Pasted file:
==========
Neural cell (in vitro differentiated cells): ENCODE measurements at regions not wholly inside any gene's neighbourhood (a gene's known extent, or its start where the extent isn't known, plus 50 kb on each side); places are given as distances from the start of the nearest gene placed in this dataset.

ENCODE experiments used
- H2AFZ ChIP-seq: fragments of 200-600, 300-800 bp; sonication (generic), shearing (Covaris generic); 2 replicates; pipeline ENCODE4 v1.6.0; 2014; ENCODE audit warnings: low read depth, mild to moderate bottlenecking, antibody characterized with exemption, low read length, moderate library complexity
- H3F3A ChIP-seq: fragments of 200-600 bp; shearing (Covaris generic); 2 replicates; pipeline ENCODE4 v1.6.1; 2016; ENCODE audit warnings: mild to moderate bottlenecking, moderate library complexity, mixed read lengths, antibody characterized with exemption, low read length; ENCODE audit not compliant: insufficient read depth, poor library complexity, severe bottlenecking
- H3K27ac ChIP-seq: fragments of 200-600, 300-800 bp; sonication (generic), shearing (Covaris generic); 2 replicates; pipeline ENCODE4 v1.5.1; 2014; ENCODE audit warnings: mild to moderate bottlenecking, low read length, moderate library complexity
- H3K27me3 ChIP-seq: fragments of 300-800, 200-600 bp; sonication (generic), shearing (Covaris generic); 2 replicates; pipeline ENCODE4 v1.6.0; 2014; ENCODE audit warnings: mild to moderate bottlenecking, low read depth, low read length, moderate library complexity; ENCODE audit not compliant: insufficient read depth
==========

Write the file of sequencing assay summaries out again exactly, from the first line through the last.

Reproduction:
Neural cell (in vitro differentiated cells): ENCODE measurements at regions not wholly inside any gene's neighbourhood (a gene's known extent, or its start where the extent isn't known, plus 50 kb on each side); places are given as distances from the start of the nearest gene placed in this dataset.

ENCODE experiments used
- H2AFZ ChIP-seq: fragments of 200-600, 300-800 bp; sonication (generic), shearing (Covaris generic); 2 replicates; pipeline ENCODE4 v1.6.0; 2014; ENCODE audit warnings: low read depth, mild to moderate bottlenecking, antibody characterized with exemption, low read length, moderate library complexity
- H3F3A ChIP-seq: fragments of 200-600 bp; shearing (Covaris generic); 2 replicates; pipeline ENCODE4 v1.6.1; 2016; ENCODE audit warnings: mild to moderate bottlenecking, moderate library complexity, mixed read lengths, antibody characterized with exemption, low read length; ENCODE audit not compliant: insufficient read depth, poor library complexity, severe bottlenecking
- H3K27ac ChIP-seq: fragments of 200-600, 300-800 bp; sonication (generic), shearing (Covaris generic); 2 replicates; pipeline ENCODE4 v1.5.1; 2014; ENCODE audit warnings: mild to moderate bottlenecking, low read length, moderate library complexity
- H3K27me3 ChIP-seq: fragments of 300-800, 200-600 bp; sonication (generic), shearing (Covaris generic); 2 replicates; pipeline ENCODE4 v1.6.0; 2014; ENCODE audit warnings: mild to moderate bottlenecking, low read depth, low read length, moderate library complexity; ENCODE audit not compliant: insufficient read depth